How to Care for Your Ears

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If you’re not an audiologist, it’s easy to forget about your ears and hearing health for a while. Most people don’t spend a lot of time each day considering the state and condition of their ear canal or inner ear. Most of us don’t worry much about our hearing until we start suffering from hearing loss and need hearing aids to help us out—and then, pretty soon, we forget about our hearing again until we suffer further hearing loss and need to head back to our friendly neighborhood audiologist.

This isn’t a good way to go through life, though. While we don’t necessarily have to be experts in the workings of the inner ear or spend hours each day dwelling on our hearing health, we should each put regular effort into caring for our hearing and our ears. With that in mind, we’ve put together some tips for better protecting your hearing. Here’s what to do (and what not to do) for better hearing health in all of your years.

Controlling Loud Noise Exposure

Your ears are there to help you hear things, but they can only take so much. In a noisy environment, your ears can start to suffer— and the roots of a long-term hearing problem can be planted.

Simply put, healthy ears are not designed to handle noises as loud as we sometimes encounter in the world. A loud construction site can do permanent damage to our hearing, especially if we’re exposed to it in a chronic fashion. And that music you listen to can be a problem, too: Loud music can damage hearing in just minutes.

You should protect your ears from noises louder than around 85 or 90 decibels. Noises in this decibel range can damage your hearing if you are exposed to them for long enough. As you get up past 90 decibels, the time needed to do permanent hearing damage gets lower.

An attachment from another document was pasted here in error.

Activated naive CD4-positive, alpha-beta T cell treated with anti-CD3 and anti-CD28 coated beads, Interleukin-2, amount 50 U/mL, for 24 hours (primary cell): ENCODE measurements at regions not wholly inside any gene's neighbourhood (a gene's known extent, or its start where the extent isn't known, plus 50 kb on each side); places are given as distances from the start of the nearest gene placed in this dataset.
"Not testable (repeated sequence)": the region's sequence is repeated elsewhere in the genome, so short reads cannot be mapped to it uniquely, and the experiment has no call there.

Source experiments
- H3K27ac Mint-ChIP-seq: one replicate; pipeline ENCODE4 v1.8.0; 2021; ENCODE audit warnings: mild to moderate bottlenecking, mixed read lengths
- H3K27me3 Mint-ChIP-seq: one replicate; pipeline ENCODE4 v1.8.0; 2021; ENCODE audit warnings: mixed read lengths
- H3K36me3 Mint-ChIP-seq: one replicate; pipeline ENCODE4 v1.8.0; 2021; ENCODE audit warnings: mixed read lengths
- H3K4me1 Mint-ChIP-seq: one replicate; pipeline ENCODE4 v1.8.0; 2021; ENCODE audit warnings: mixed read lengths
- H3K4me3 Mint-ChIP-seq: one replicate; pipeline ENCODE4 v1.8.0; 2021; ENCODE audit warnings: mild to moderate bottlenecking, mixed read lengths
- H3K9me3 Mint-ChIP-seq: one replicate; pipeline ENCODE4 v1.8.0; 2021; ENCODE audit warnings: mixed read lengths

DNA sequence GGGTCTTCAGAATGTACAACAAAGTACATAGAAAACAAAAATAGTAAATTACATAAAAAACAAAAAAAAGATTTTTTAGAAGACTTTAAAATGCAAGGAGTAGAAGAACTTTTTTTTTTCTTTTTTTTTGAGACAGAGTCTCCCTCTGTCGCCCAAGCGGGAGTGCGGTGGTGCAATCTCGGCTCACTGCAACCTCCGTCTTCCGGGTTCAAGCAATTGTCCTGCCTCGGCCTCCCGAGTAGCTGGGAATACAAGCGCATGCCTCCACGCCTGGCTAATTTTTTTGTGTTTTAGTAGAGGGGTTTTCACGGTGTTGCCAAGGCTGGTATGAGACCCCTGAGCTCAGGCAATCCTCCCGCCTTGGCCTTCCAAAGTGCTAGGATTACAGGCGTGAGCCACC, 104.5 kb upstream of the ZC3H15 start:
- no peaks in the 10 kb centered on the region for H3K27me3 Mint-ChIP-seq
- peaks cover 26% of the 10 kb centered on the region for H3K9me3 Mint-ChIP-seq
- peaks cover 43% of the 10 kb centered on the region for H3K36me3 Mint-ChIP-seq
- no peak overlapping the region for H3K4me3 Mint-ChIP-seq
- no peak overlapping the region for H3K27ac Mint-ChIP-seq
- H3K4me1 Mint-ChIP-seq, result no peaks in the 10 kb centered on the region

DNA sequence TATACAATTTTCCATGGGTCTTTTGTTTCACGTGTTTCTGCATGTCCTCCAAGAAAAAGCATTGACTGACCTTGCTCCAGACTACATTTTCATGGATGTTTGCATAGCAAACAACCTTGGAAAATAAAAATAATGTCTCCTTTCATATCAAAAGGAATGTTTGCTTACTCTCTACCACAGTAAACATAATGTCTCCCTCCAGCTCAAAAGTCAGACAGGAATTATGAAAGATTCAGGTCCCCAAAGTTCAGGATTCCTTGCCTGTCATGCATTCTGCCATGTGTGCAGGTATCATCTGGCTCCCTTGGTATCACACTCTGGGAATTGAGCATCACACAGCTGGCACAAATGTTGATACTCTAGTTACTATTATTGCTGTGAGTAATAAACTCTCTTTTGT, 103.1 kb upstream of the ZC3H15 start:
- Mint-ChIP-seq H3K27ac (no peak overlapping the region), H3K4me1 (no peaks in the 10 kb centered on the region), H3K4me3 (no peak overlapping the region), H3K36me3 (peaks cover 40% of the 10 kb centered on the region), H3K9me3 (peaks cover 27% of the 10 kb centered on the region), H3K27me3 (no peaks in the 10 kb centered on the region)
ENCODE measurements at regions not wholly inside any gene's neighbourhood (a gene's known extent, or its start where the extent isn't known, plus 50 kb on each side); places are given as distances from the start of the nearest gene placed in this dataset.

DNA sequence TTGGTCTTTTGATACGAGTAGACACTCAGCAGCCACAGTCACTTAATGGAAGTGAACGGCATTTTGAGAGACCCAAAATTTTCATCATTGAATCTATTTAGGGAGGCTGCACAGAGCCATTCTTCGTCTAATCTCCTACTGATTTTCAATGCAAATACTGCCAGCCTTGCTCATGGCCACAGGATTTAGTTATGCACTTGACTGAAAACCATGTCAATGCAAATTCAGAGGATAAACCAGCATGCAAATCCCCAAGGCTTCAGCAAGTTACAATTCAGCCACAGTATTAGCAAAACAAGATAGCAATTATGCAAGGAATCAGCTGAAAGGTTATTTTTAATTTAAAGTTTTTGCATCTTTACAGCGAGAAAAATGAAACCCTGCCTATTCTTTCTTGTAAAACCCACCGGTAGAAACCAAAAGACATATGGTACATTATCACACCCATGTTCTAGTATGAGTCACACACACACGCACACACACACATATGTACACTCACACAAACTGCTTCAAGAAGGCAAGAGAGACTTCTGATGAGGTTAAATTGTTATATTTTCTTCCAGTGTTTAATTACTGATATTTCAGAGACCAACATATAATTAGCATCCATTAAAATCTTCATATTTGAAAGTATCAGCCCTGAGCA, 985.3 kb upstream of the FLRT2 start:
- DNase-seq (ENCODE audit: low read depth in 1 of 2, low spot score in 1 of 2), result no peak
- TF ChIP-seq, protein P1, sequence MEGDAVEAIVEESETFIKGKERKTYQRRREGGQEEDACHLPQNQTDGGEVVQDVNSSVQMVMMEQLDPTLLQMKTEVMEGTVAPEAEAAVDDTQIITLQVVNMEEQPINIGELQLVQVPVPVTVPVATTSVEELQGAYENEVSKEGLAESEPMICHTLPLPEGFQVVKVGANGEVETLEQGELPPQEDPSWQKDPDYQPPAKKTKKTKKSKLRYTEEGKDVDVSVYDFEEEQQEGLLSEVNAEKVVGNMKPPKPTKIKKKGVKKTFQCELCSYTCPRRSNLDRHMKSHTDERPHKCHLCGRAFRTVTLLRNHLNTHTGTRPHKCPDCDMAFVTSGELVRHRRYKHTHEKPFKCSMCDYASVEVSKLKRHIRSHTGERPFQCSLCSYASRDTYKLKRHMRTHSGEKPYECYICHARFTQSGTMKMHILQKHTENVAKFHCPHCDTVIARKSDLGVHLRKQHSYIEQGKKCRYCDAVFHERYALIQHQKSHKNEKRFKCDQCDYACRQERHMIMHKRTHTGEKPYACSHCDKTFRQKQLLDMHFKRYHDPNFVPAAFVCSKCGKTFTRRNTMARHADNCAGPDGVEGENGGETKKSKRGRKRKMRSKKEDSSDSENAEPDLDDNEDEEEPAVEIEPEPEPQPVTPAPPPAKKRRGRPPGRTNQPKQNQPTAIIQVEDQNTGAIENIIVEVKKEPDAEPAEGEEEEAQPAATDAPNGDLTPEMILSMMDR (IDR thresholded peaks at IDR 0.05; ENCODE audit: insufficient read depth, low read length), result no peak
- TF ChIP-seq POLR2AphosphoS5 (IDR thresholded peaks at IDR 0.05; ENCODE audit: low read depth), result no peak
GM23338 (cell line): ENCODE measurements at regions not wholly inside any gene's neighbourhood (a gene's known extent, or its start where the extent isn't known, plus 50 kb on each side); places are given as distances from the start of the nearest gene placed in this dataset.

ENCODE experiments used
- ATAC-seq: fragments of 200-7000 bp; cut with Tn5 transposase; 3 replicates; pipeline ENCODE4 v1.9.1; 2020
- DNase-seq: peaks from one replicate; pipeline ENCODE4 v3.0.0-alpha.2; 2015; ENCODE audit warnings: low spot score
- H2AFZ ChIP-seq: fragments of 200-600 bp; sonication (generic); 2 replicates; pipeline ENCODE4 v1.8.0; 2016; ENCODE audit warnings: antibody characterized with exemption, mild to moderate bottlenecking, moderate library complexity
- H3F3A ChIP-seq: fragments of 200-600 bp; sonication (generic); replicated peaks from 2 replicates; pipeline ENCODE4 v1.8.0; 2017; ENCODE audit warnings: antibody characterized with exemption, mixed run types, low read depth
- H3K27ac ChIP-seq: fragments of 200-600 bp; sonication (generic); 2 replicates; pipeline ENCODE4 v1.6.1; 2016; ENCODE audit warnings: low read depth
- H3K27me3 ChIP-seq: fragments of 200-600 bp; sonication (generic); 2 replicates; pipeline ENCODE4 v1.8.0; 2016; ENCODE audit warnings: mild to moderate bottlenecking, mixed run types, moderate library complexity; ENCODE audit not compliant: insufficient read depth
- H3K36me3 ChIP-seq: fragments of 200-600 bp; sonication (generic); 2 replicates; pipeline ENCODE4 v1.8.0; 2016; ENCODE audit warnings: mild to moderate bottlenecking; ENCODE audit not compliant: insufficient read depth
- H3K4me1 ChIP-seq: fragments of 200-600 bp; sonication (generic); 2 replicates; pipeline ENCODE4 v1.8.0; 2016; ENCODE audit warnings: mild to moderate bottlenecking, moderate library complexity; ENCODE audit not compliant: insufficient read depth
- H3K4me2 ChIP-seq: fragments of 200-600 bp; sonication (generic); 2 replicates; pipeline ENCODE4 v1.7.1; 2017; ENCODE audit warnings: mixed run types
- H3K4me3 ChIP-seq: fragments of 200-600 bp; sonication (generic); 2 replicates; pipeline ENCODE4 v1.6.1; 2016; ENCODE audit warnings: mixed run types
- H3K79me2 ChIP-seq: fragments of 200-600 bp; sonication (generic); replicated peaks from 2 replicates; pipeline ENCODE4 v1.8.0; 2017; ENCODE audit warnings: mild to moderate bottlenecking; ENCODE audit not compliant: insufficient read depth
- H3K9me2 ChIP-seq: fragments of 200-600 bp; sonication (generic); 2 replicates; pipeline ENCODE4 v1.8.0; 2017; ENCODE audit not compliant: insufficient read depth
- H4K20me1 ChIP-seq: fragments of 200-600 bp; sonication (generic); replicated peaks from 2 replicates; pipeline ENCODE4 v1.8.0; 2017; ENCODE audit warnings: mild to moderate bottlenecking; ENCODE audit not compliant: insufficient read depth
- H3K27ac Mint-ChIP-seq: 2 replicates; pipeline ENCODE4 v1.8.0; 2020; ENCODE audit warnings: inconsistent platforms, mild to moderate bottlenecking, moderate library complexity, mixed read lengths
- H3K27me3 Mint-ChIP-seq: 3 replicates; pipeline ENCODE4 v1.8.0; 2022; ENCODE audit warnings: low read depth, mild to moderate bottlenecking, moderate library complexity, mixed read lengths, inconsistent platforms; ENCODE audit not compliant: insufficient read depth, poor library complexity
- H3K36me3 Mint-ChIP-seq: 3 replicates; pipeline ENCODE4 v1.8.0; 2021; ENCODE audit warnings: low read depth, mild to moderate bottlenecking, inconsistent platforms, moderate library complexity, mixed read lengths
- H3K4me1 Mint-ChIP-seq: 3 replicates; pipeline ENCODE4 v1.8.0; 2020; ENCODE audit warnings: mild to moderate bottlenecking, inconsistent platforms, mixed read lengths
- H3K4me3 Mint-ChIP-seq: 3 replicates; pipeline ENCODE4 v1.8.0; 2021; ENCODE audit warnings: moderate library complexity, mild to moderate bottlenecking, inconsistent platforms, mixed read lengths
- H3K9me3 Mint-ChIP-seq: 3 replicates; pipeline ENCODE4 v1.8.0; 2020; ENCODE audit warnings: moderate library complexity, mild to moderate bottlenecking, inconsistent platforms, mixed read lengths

A baby’s ear is more sensitive than an adult’s, so hearing protection is even more important for young ones. Protect your baby’s ears from noises louder than 85 decibels. They can’t do it themselves, so take charge and protect your child from hearing loss.

Treating Infections and Other Problems

Your ears do their best to keep hearing well for you, but they aren’t foolproof organs. They’re prone to ear infections and other ailments, some of which may be more common among newborns, babies, or older adults. The threats that you and your family face may vary.

No matter what age you are, you’ll want to gently clean your ears. From newborns on up, people need clean ears. This does not, however, mean that you should be sticking anything into your ear canal. Proper hearing care means cleaning gently outside of the ear. If you’re dealing with earwax buildup, there are safe treatments for that; digging around with a Q-tip is not one of them.

Still, you may find that you or your loved ones end up with ear issues like ear infections. So what can you do? Simple: You can turn to the experts. You may not be an audiologist, but some very bright people are. So head to your primary care physician or to your child’s pediatrician, get an initial diagnosis and a referral, and then go to experts who specialize in ear care.

Audiologists and Ear Care

Experts in hearing health are called audiologists, and they have a lot to offer you and your hearing. These experts can address concerns and diagnose problems with hearing tests, questionnaires, ear examinations, and other diagnostic tools. They can help you address problems like hearing loss and tinnitus.

Tinnitus is a condition characterized by the perception of background noise: A hissing, whining, ringing, or other noise that seems to always be sounding off. Often (but not always) high in pitch, this noise can sometimes be traced to physical issues, from wax blockages to middle ear or inner ear issues. Other times, the noise is a mental health issue—people with normal hearing can have tinnitus!

Caring for your ears means heading to the pros for different types of hearing tests and treatments. It means relying on the experts for early intervention and after-the-fact treatments alike. You can avoid loud noises and clean your ears properly on your own, but there’s no substitute for professional care.

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